My Kind of Country

Country music from a fan's point of view since 2008

Tag Archives: Tommy Conners

Album Review: Deryl Dodd – ‘RanDDom as I Am’

Deryl Dodd’s eighth album is released on Texas music specialists Smith Music Group, and is produced by the artist himself. His distinctive nasal tones work well interpreting the material, almost all self-written, and this record has a little more of a Texas/Red Dirt singer-songwritery feel than his previous work.

I really enjoyed the amusing self-mocking ‘Baby Where’s My Bottle’. The semi-alcoholic honky tonker compares himself to a baby, throwing a fit when his sweetheart has taken his bottle of booze away. The entertaining up-tempo honky tonker opens the album with a bang, and is also serving as the first single.

The melancholic ‘Loveletters’ (one of the few outside songs, written by Nate Kipp) has a pretty tune, with the protagonist addressing Virginia, an old love who has left him for an attempt at movie career. He wishes her well but has been unable to drag himself away from the ties of home to follow her:

Love letters and cigarettes
It’s been three years I can’t forget
Unwrap this chain around my neck for good
I’ve memorized every word you wrote and each night they go up in smoke
And I’m gonna die or I’m gonna choke, it’s true
I’m still not done with you

The highlight of the album is ‘Losin’ Ground’, a co-write with his one-time producer Brett Beavers, offers a gripping picture of an embattled farmer who is literally losing land to new highways. Also on a rural theme, ‘FM 2213’ (written by Tommy Conners and D Vincent Williams) paints a pleasantly atmospheric if rather rambling picture of a remote flatland country road.

‘Anybody Out There’ has a singer-songwriter feel. The mellow tune belies the lyric’s portrayal of depression and loneliness, with the protagonist wondering if anyone else has experienced the same feelings.

Fallin’ is a bit dull, repetitive lyrically and limited melodically, but there are better takes on romance on offer. ‘I Can Do This (Joy’s Song)’ is a tender love song with a fine vocal interpretation. Deryl’s own ‘Love Around Here’ is a charming but fairly conventional (and presumably autobiographical) picture of happy domestic life. The pretty, touching ‘Coming Home To You is a personal-sounding love song from a musician on the road missing his wife. Another travelling musician gets an unhappy ending, as his wife tells him he’s been gone ‘One Night Too Long’ in another of the highlights.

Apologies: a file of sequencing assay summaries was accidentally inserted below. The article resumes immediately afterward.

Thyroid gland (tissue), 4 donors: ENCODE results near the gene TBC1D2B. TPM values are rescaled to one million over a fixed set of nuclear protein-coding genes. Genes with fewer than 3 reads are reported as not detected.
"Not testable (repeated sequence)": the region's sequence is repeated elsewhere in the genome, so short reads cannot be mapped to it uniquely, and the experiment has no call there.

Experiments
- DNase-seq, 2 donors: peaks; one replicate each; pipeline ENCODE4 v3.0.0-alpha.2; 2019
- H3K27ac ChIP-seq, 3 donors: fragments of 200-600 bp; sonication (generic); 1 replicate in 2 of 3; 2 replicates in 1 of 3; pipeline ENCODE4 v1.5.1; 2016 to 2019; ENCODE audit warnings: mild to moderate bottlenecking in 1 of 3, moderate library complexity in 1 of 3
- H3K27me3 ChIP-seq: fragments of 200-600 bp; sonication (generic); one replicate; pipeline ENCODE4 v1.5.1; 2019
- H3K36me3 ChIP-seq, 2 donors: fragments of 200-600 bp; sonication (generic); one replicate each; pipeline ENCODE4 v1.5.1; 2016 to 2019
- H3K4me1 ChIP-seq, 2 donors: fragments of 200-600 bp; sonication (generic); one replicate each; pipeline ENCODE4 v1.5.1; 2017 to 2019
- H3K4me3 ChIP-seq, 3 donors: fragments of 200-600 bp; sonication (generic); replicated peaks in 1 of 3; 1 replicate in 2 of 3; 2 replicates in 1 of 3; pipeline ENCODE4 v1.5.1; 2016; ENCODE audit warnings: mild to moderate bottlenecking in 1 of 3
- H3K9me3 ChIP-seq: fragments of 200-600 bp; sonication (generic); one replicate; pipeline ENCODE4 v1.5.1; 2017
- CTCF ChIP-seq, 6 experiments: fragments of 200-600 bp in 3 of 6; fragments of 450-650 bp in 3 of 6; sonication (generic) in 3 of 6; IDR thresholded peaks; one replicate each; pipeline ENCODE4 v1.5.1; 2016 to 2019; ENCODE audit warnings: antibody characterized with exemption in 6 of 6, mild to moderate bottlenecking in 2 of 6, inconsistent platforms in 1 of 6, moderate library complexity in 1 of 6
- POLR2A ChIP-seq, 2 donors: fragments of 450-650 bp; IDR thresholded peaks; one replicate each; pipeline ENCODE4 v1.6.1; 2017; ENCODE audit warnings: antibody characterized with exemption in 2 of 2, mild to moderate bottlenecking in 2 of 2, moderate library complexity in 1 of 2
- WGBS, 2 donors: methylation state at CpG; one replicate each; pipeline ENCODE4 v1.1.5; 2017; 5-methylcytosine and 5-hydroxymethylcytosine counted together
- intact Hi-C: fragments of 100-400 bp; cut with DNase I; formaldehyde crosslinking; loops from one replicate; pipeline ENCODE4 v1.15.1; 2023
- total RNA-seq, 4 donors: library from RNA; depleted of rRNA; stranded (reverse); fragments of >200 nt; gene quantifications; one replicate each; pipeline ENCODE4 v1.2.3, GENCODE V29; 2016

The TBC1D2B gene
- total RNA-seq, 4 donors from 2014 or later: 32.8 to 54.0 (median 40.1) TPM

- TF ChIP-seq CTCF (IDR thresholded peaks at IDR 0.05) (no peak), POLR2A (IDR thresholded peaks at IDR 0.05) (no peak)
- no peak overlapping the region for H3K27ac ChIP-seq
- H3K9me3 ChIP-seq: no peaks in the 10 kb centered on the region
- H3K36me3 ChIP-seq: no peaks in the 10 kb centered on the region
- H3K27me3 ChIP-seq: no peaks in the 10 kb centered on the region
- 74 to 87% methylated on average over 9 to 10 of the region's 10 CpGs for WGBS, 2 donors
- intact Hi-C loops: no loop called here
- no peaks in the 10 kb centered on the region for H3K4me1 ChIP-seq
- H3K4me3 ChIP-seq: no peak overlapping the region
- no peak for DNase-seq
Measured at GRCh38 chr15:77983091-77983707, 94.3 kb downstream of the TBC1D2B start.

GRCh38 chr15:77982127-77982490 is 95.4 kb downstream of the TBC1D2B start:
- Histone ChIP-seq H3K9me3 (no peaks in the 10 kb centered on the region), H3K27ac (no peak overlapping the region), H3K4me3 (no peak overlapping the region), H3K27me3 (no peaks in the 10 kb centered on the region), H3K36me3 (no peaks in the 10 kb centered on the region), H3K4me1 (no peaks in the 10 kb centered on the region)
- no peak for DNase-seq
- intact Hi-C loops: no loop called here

Defiant post-heatbreak, the protagonist of the bluesy ‘Somethin’ Ain’t Always Better Than Nothin’, declares,

I’d rather have nothin’ than somethin’ like you

‘Can’t Say No To Larry Joe’ with its raucous singalong pays tribute to a friend with exceptional persuasive powers – particularly when it comes to extending the night’s drinking, so that his
Let’s just have one more” turns into 22″

Deryl warns,

The best advice I can give is never say hello
Cause you can’t say no to Larry Joe

The record closes with ‘Who Am I’, a rather good humble gospel song.

Overall, this is a solid record, a world away from current radio tastes, but worth a hearing.

Grade: B+

Some hidden treasures of the decade

At the end of last year, I shared a list of my favorite 50 singles of the decade. Some of them were big hits, others more obscure, but at least in theory they got some attention at the time. Now that the decade is well and truly over, I thought I would mention some hidden treasures – album tracks that you probably only heard if you’re a fan of the artist, and purchased the full album. Some of them are from albums and artists that were more successful than others. I’ve omitted anything that made it to radio (even if it wasn’t a hit) as I considered those for my last list, and I have also left out anything from an album which made our collective Albums of The Decade list, although I have included tracks from other albums by artists who appeared on both of those lists. I have restricted my list to one track per artist named.

40. ‘Cold All The Time’ – Irene Kelley (from Thunderbird, 2004)